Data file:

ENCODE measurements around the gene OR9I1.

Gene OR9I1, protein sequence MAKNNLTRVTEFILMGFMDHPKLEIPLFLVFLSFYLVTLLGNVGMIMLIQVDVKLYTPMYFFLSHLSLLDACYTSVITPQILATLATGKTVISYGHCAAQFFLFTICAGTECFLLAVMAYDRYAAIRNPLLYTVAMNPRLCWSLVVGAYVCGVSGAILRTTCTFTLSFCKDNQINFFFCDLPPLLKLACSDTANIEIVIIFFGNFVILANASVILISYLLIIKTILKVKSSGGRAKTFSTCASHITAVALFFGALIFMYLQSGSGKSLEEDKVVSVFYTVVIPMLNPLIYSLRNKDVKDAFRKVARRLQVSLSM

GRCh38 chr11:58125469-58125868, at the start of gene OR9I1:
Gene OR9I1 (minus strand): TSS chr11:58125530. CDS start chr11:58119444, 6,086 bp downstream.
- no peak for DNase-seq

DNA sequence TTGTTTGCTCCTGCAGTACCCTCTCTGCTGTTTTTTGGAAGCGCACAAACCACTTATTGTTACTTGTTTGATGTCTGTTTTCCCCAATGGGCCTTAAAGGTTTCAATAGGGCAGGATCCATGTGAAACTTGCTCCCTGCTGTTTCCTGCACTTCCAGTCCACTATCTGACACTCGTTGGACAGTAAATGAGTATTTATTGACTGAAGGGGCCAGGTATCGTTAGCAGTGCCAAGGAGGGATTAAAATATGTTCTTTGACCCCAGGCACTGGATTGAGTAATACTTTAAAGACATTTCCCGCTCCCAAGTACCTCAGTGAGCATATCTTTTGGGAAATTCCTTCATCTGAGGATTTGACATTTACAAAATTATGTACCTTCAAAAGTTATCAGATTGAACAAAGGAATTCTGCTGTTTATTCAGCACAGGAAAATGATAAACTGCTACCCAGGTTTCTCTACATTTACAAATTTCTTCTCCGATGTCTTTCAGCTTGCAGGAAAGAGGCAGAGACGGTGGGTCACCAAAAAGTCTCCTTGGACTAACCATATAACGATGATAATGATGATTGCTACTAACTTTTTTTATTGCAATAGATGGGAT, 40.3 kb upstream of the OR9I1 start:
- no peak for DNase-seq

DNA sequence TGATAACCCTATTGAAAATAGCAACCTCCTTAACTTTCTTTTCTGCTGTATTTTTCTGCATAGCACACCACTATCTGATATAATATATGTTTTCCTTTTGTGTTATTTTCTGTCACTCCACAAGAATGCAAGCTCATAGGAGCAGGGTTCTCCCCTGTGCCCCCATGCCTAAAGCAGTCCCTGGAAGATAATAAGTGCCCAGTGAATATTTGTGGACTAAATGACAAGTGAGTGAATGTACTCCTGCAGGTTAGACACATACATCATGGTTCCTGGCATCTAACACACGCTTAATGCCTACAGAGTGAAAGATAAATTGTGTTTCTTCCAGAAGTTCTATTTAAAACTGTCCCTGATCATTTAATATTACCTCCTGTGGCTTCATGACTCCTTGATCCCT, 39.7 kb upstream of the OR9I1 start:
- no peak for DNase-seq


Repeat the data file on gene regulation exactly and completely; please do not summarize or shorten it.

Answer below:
ENCODE measurements around the gene OR9I1.

Gene OR9I1, protein sequence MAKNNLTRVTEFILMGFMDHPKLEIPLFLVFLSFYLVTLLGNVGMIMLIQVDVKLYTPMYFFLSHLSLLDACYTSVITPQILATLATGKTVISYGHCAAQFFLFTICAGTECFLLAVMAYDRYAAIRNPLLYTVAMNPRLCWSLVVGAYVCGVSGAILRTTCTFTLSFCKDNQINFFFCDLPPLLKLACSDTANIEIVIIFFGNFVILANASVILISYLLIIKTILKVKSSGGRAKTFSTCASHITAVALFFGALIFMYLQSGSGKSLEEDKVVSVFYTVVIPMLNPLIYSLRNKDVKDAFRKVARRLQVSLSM

GRCh38 chr11:58125469-58125868, at the start of gene OR9I1:
Gene OR9I1 (minus strand): TSS chr11:58125530. CDS start chr11:58119444, 6,086 bp downstream.
- no peak for DNase-seq

DNA sequence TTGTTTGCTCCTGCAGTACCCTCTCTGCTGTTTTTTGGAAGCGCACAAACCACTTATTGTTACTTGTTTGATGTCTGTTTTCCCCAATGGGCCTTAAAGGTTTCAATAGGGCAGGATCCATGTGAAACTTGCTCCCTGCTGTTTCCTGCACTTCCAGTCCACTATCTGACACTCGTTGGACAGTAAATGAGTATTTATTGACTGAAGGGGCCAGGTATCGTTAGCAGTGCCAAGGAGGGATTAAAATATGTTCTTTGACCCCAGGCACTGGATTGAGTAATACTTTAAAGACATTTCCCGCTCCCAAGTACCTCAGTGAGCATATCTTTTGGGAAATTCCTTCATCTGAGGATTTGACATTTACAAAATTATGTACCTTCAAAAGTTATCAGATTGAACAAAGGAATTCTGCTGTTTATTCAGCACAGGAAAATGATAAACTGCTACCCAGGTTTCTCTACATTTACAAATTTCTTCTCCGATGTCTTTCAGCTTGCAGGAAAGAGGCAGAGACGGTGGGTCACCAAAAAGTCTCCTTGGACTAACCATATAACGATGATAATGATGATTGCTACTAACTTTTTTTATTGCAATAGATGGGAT, 40.3 kb upstream of the OR9I1 start:
- no peak for DNase-seq

DNA sequence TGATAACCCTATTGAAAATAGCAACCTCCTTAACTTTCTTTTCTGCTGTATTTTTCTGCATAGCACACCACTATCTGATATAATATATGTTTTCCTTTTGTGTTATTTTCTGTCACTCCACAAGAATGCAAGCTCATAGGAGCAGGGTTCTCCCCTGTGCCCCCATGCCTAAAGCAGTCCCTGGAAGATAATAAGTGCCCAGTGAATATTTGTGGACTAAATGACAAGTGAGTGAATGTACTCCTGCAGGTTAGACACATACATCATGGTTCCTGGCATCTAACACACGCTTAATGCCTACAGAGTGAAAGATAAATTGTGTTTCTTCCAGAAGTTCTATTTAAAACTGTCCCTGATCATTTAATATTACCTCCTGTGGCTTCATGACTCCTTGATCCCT, 39.7 kb upstream of the OR9I1 start:
- no peak for DNase-seq